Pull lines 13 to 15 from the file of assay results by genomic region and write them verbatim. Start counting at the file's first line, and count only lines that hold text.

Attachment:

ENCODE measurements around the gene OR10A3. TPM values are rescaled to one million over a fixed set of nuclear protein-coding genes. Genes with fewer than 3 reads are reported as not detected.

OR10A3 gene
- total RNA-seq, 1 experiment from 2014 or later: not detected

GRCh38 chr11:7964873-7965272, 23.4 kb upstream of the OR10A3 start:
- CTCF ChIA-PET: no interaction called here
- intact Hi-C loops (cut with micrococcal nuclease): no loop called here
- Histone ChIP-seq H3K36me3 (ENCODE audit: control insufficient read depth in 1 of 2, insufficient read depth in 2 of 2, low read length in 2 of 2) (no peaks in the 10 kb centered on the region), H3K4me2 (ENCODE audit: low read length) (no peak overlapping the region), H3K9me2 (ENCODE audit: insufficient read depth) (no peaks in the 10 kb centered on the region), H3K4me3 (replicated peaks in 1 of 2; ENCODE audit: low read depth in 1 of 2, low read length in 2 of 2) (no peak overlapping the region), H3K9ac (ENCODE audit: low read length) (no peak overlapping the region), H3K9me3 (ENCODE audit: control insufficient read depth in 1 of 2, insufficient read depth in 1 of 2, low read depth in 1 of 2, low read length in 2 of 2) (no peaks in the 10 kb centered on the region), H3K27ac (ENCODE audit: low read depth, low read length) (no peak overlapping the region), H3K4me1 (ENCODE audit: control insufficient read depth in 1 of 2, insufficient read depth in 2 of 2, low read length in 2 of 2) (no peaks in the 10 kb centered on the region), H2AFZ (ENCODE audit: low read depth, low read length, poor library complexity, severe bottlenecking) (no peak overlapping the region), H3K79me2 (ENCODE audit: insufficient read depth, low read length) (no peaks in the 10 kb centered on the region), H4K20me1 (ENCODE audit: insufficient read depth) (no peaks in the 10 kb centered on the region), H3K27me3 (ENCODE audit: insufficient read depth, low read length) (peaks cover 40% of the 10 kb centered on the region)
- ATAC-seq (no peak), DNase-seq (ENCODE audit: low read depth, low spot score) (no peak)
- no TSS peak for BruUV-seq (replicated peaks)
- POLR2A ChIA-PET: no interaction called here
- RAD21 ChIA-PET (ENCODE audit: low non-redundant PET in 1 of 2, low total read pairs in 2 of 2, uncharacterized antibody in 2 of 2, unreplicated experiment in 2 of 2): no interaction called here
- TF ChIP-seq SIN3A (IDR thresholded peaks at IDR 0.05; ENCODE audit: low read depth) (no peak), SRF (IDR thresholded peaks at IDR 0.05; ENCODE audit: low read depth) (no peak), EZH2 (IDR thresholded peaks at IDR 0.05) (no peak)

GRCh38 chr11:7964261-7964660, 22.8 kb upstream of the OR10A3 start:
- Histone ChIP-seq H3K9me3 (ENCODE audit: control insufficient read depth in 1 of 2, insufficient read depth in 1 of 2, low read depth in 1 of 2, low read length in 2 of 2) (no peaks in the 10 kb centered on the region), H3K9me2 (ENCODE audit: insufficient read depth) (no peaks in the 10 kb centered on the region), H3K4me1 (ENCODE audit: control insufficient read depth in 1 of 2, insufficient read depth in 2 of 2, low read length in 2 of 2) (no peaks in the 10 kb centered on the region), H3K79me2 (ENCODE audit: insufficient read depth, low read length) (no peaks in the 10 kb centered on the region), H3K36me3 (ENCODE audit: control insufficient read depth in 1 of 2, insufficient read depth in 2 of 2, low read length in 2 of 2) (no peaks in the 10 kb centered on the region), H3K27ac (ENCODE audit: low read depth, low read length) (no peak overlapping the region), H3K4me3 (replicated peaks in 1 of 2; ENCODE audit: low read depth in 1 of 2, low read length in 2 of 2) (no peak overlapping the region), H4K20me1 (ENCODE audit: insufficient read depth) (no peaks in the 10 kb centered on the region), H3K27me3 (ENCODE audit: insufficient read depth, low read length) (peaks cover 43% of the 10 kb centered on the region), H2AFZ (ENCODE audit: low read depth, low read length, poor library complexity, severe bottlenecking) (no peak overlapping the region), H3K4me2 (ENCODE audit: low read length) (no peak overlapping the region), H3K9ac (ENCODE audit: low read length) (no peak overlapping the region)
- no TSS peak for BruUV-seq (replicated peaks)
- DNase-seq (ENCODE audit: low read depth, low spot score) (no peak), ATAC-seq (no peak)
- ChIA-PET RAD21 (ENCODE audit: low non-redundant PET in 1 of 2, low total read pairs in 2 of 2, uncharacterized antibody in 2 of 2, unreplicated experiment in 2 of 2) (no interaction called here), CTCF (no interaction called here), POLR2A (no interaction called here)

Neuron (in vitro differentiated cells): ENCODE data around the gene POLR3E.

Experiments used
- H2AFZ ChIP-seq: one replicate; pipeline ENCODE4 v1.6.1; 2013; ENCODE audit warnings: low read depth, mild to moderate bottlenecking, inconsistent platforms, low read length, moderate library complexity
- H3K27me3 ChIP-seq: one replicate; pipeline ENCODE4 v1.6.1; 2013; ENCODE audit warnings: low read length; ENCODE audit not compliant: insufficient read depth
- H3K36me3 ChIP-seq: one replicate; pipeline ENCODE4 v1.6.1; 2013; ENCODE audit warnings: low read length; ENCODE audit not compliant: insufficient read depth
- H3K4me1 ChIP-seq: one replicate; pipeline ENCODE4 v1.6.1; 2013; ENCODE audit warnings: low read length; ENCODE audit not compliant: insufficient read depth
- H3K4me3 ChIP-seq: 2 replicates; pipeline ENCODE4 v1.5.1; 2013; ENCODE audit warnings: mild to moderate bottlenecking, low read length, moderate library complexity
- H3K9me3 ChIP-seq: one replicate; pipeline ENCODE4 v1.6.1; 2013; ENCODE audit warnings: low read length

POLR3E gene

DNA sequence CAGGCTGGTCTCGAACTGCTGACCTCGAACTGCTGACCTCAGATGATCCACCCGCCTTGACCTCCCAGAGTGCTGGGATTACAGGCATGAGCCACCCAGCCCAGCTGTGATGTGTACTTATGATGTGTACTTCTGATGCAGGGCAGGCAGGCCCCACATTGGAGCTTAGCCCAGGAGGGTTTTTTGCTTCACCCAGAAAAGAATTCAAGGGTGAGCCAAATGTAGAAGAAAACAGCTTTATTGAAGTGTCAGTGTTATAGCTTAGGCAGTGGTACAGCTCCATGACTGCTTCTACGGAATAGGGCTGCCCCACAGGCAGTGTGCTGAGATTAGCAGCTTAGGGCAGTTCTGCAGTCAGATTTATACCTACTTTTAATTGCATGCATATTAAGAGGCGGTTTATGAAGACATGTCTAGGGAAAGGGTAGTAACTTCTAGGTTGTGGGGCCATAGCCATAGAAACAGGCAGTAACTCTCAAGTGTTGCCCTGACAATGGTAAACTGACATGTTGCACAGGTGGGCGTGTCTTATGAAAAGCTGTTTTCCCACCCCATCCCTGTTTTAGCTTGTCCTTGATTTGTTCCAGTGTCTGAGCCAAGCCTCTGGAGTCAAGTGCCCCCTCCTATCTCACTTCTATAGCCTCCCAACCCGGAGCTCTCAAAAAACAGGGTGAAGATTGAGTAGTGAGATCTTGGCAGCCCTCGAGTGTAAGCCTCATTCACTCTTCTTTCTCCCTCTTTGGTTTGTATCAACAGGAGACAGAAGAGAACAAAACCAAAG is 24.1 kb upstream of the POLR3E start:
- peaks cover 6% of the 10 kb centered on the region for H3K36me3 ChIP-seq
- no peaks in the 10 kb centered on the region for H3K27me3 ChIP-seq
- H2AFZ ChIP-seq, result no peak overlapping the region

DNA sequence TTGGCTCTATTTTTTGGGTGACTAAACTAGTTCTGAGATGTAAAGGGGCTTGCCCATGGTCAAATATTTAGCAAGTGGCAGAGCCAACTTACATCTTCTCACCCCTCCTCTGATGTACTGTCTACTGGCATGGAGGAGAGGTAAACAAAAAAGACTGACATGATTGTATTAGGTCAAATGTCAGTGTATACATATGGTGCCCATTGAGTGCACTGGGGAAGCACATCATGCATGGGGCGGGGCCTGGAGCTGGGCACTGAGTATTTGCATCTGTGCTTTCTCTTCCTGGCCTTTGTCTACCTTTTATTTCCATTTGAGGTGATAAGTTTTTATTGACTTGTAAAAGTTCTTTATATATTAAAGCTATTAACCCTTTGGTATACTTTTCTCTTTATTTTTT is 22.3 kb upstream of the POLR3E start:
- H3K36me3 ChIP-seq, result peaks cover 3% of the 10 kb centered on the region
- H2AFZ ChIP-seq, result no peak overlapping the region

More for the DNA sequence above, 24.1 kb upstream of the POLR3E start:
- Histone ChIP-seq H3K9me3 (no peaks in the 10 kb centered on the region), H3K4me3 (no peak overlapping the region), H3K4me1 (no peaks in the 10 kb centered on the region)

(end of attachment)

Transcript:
GRCh38 chr11:7964261-7964660, 22.8 kb upstream of the OR10A3 start:
- Histone ChIP-seq H3K9me3 (ENCODE audit: control insufficient read depth in 1 of 2, insufficient read depth in 1 of 2, low read depth in 1 of 2, low read length in 2 of 2) (no peaks in the 10 kb centered on the region), H3K9me2 (ENCODE audit: insufficient read depth) (no peaks in the 10 kb centered on the region), H3K4me1 (ENCODE audit: control insufficient read depth in 1 of 2, insufficient read depth in 2 of 2, low read length in 2 of 2) (no peaks in the 10 kb centered on the region), H3K79me2 (ENCODE audit: insufficient read depth, low read length) (no peaks in the 10 kb centered on the region), H3K36me3 (ENCODE audit: control insufficient read depth in 1 of 2, insufficient read depth in 2 of 2, low read length in 2 of 2) (no peaks in the 10 kb centered on the region), H3K27ac (ENCODE audit: low read depth, low read length) (no peak overlapping the region), H3K4me3 (replicated peaks in 1 of 2; ENCODE audit: low read depth in 1 of 2, low read length in 2 of 2) (no peak overlapping the region), H4K20me1 (ENCODE audit: insufficient read depth) (no peaks in the 10 kb centered on the region), H3K27me3 (ENCODE audit: insufficient read depth, low read length) (peaks cover 43% of the 10 kb centered on the region), H2AFZ (ENCODE audit: low read depth, low read length, poor library complexity, severe bottlenecking) (no peak overlapping the region), H3K4me2 (ENCODE audit: low read length) (no peak overlapping the region), H3K9ac (ENCODE audit: low read length) (no peak overlapping the region)
- no TSS peak for BruUV-seq (replicated peaks)